Analyst suggests a 24 hour work day to boost economy

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Labour Analyst Terry Bell says with unemployment hovering at almost 30 percent moving the economy onto a 24 hour work system would help in the creation of jobs.

Some labour federations are open to discussions to have the so-called ‘non-sleeping economy’ where workers will be able to work shifts over a  24 hour period.

The COVID-19 lockdown has made the difficult economic situation in the country more severe.

Bell says,”Working around the clock is feasible. One could create more jobs because you could have three eight hour shifts in the mines that could work if for example we needed more productivity. But then of course we can also talk in terms of other industries like doing job-sharing to create more jobs, eight hour shifts being split between two people but that boils down to how we pay these people because they should still be paid a decent wage.”

More activity expected at airports as more flights are scheduled

 

South Africa’s business confidence hit a record low in the second quarter, a survey showed on Wednesday, as a coronavirus-led lockdown stalled an economy that was reeling from a recession even before the COVID-19 pandemic.

The Rand Merchant Bank (RMB) business confidence index (BCI), compiled by the Bureau for Economic Research, was at 5 points for the second quarter, the lowest level since the first survey in 1975 and down from 18 points for the first quarter.

Africa’s most industrialised economy, which entered its second recession in two years in 2019, has been largely shut down since late March, when the government imposed severe restrictions to stem the spread of the novel coronavirus.

The country began phased easing of the lockdown in May.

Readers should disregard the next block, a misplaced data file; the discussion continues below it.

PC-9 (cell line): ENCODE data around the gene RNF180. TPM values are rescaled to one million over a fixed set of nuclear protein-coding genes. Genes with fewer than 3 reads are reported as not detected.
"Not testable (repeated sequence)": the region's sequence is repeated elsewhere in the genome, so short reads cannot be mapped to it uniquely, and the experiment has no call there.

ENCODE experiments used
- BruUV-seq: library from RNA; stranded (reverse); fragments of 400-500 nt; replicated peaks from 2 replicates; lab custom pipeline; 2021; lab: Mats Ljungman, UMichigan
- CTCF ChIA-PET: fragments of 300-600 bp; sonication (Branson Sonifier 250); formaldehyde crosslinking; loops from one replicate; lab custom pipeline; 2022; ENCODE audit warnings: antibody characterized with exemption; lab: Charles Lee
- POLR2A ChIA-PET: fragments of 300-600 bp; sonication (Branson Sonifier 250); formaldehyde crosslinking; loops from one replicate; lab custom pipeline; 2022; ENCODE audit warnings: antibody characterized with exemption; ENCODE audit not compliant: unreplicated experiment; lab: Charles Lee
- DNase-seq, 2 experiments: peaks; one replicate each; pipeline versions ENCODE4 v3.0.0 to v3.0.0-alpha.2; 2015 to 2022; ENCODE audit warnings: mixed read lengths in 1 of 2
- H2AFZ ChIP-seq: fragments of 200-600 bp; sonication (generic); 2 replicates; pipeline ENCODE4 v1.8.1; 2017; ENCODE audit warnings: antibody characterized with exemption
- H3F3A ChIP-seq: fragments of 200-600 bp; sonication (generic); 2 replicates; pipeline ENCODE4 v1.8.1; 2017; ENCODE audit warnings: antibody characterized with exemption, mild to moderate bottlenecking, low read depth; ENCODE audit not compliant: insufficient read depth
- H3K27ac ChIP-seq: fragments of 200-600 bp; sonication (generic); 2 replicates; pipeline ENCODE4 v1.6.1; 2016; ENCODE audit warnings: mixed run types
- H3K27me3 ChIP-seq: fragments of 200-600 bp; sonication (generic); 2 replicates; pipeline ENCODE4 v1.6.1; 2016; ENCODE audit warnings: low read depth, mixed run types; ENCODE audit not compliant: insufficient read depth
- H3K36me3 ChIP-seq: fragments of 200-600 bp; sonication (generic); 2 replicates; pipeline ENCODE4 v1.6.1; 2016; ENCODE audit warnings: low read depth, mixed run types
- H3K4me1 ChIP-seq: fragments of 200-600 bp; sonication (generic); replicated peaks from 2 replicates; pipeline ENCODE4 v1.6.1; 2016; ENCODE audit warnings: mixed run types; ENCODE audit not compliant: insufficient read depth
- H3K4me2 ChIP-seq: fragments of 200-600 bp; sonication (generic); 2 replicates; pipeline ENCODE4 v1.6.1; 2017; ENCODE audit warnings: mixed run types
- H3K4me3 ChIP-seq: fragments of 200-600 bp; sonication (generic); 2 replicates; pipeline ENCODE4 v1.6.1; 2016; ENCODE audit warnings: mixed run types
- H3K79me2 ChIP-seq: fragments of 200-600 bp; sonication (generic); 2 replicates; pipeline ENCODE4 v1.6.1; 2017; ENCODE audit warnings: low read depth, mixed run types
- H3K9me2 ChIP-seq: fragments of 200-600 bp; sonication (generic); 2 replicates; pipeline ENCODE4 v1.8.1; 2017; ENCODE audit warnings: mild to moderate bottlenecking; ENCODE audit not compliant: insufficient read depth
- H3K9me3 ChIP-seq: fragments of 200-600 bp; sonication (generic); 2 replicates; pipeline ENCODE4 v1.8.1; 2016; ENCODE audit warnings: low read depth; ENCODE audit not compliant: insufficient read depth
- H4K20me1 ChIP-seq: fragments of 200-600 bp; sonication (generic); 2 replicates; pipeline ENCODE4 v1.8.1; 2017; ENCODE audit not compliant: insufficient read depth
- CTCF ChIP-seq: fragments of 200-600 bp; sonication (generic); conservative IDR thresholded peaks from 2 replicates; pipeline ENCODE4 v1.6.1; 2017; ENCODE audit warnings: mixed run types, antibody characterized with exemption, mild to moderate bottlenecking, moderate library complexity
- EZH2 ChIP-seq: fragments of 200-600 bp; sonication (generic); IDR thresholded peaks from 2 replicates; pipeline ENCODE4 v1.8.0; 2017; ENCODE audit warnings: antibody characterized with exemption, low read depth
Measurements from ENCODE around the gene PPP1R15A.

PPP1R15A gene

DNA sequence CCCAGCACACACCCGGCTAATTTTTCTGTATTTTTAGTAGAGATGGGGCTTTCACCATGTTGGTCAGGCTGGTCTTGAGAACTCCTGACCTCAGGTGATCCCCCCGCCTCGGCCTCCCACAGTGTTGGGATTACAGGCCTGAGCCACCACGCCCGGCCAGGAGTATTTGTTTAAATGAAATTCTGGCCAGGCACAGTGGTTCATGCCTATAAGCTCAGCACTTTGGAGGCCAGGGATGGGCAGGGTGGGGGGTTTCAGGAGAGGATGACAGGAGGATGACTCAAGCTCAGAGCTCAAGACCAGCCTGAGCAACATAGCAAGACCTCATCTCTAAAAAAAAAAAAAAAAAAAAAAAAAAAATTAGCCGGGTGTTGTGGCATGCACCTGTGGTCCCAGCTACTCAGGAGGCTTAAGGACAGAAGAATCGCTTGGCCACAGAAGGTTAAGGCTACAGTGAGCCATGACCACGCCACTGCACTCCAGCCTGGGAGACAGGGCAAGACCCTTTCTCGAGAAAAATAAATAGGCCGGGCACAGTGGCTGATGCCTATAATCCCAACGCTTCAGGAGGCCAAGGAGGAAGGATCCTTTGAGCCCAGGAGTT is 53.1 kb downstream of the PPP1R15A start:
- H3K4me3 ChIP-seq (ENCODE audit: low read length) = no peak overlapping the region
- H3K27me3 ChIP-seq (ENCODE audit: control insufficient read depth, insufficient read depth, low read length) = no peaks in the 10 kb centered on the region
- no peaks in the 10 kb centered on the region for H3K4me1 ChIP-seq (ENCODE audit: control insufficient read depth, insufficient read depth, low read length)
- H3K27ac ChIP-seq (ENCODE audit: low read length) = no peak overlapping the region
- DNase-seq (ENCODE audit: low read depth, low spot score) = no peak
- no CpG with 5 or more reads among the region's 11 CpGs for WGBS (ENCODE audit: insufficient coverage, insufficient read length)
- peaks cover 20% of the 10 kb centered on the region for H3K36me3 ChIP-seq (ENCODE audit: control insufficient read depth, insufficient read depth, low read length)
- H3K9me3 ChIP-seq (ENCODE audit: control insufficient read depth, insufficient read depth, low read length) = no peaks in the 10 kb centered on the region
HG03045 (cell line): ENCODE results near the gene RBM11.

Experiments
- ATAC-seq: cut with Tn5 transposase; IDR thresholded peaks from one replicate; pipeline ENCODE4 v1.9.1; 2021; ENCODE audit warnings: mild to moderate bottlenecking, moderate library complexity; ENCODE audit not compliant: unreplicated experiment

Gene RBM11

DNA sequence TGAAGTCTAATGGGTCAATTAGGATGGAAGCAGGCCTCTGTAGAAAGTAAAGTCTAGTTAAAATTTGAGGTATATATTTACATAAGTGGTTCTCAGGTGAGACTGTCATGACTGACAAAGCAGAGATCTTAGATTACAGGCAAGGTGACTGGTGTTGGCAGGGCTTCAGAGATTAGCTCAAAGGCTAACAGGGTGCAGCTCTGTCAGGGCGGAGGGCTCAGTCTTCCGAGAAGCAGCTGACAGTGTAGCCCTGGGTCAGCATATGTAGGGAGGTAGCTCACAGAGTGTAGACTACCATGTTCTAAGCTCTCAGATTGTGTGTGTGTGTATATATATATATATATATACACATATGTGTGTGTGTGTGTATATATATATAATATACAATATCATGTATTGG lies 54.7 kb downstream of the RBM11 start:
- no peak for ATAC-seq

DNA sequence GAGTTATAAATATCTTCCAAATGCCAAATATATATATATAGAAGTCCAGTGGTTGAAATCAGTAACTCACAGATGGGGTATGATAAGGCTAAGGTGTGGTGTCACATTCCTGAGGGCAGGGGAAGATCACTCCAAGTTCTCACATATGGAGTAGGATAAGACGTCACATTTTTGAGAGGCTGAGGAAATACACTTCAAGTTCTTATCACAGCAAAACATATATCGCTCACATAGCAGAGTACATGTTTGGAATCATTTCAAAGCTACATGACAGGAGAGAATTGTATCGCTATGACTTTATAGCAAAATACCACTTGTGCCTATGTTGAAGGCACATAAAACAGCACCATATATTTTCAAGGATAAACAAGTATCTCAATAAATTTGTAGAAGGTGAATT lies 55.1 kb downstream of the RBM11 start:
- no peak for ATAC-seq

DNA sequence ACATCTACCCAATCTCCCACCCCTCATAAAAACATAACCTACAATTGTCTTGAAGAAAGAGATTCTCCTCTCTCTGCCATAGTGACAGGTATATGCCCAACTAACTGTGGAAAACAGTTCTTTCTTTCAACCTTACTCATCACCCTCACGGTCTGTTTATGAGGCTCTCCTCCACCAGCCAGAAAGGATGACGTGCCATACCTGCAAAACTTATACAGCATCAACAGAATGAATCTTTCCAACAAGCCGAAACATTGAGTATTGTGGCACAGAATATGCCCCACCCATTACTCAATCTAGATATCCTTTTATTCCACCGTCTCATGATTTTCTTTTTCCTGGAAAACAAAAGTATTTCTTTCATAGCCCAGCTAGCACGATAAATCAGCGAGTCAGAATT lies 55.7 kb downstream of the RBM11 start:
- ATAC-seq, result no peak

SA needs to implement structural reforms

Co-chair of the Africa region of professional services business Herbert Smith Freehills says South Africa urgently needs to implement structural reforms to attract Foreign Direct Investment (FDI) otherwise it will continue to borrow money from multilateral financial institutions.

Peter Leon’s warning is clear, change, or continue to borrow, he says government is likely to rely on international funding from organisations such as the International Monetary Fund (IMF) and the World Bank as a result of its continued economic problems that have been worsened by the COVID-19 pandemic.

He says the current economic crisis might force government to seek more funds unless it quickly implements structural reforms.

“Given the circumstances, the country faces now with the COVID- 19, issues around economic growth I think are very likely to lead in the next year or two government having to seek a full-blown IMF facility or a standby arrangement which can give access to about 80 billion dollars from the IMF to support its budget. Basically my reading is the economic tilt of government is running out of money.”

Leon says clearer measures like policy changes need to be adopted to attract foreign investors to the country.

“The Department of Trade and Industry produced the Protection of Investment Bill which was passed by Parliament in 2015 but only came into force three years later. Basically this bill does little because all it does is provide investments to the same protection they would have under the constitution. What it makes clear is the foreign investors have no greater rights than domestic investors.”

Leon says there is a lot that can be done to encourage FDI in a post-COVID 19 era.

“During the [Thabo] Mbeki presidency, FDI was nine billion dollars.  It has never ever achieved that figure again. And to put that in perspective, South Africa has always been a major recipient of FDI  in African terms and the South African stock of FDI has declined significantly.  I think a number of steps to re-assure Foreign Direct Investors need to happen and I’m suggesting the following, one,  is the investment protection act needs to be amended, a further suggestion is for President Cyril Ramaphosa to withdraw the notices or termination [former] President Jacob Zuma made on the EU bits. It is unconstitutional for the executive to terminate any international treaty without prior resolution.”

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